The Only Fools and Horses At 30 season is showing on Gold every day at 10pm.

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Posted by Big Boo on September 5th, 2011

GobotsWhen you think of mighty warrior robots that can transform into vehicles (and other things) most people would immediately think of the Transformers range. There’s no doubt that this brand captured the market, spreading from toys to cartoons to videogames to Hollywood movies. However, there were another set of contenders for the robot toy crown, and they were the Gobots.

Gobots actually started life in Japan (where else) as the Machine Robo series of toys, slightly before the Transformers even came into existence. In 1983 western toy manufacturer Tonka licensed the toys for the US market, and renamed them Gobots in the process.

Sales of the toys were initially very good, as the concept resonated with many a young lad. However, when Hasbro launched Transformers the Gobots suffered. This can be attributed to many things, but ultimately the Transformers toys were just a whole lot cooler. The Transformers looked more robotic an futuristic in many cases that their Gobot cousins, and they had better names too. Where the Transformers had Optimus Prime and Starscream, Gobots had Scooter and Tank (no prizes for guessing what they transformed into).

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Give Us A Clue

Posted by Big Boo on September 2nd, 2011

Give Us A ClueHands up who groans when somebody suggests playing Charades at Christmas? (Idle thought – does anybody even play charades any more?). I’m sure many people will probably remember this experience well at a family Christmas gathering. Normally a batty old aunt will suggest it, some of the kids will be well up for it, but teenagers and up will just go “ohhhh noooo!”.

The problem with Charades is that most people don’t like doing the miming bit because you feel, well, a bit silly. However, everyone likes watching somebody else make a fool out of themselves, and this has to be why the TV version of the game, Give Us A Clue, was so popular.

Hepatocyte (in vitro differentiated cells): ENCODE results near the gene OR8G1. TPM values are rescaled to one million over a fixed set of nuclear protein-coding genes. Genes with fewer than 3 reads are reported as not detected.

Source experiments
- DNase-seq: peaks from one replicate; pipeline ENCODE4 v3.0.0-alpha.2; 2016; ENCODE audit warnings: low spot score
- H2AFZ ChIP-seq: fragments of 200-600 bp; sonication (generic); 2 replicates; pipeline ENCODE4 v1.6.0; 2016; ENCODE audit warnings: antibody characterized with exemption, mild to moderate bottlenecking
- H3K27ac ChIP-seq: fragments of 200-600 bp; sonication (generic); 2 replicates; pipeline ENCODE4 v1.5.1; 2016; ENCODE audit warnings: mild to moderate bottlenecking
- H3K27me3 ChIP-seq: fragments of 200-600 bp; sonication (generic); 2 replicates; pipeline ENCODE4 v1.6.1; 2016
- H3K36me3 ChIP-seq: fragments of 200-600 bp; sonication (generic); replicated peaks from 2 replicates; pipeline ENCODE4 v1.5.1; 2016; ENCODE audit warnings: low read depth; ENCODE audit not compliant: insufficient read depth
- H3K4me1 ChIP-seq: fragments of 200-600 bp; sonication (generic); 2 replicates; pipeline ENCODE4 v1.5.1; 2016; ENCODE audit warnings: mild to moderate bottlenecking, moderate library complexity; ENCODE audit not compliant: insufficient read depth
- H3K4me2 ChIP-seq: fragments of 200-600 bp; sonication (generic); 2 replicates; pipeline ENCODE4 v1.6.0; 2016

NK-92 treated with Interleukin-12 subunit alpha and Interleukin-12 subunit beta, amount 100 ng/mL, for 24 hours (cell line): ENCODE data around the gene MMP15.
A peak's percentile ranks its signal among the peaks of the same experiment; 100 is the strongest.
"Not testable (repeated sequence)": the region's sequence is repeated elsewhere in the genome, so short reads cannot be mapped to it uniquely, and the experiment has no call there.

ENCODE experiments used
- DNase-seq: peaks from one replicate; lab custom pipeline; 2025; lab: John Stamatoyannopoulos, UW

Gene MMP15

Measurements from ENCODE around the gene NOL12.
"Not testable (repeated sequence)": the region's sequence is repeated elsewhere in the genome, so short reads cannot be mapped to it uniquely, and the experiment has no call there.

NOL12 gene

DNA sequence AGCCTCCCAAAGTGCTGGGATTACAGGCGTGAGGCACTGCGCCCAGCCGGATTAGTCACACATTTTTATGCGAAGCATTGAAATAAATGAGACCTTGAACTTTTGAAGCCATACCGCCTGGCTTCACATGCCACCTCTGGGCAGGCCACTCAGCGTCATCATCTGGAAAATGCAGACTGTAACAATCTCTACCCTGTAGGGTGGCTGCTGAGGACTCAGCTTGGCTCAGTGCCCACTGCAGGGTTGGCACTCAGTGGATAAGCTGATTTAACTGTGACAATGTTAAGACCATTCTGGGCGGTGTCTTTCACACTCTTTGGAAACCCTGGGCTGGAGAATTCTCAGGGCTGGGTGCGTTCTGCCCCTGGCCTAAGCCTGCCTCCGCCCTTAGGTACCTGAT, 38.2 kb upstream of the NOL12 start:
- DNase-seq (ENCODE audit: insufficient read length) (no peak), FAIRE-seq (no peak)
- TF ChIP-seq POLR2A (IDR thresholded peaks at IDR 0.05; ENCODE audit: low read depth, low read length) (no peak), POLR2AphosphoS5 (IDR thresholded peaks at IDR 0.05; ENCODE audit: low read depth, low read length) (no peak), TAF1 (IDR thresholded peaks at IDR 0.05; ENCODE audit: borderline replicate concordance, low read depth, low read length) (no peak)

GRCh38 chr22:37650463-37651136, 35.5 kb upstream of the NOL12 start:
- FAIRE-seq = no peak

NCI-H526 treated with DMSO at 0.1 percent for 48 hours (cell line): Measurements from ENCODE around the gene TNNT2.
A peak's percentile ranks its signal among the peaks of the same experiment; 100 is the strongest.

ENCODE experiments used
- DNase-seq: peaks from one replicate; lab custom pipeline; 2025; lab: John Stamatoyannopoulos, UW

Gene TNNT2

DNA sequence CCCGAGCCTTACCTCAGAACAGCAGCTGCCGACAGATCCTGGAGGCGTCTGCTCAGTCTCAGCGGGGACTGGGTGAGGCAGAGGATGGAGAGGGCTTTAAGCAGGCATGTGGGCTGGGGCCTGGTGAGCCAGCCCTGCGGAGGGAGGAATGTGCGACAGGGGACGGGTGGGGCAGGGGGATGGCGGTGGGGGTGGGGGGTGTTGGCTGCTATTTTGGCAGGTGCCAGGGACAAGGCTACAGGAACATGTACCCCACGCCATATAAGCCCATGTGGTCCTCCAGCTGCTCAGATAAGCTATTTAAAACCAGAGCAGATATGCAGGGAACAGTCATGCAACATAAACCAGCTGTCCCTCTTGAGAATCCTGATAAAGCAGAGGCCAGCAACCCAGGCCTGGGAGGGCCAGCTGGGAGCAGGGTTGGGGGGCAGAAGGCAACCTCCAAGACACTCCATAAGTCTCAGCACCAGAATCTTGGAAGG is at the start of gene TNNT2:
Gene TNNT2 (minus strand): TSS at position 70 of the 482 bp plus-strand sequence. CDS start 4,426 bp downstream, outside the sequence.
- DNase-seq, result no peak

First airing in 1979 and sticking around until 1992, Give Us A Clue was one of my favourite TV game shows as a child. Initially hosted by Michael Aspel, and later Michael Parkinson, the show pitted two teams of four celebrities against each other. It was also a battle of the sexes as it was strictly boys vs girls.

The boys team was captained by Lionel Blair, whilst the girls was led by Una Stubbs (who I was a big fan of thanks to her being Aunt Sally in Worzel Gummidge). At some point Una left the show and was replaced by Liza Goddard.

Unlike today’s idea of what constitutes being a celebrity the people who made up the rest of the two teams truly were celebrities, in so far as they were generally people who you had heard of before and knew exactly what it was they were famous for. Off the top of my head the sort of people you could expect to see were Lorraine Chase, Kenny Everett, Windsor Davies and even Kenneth Williams.

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Stocking Fillers - Suppliers to Father Christmas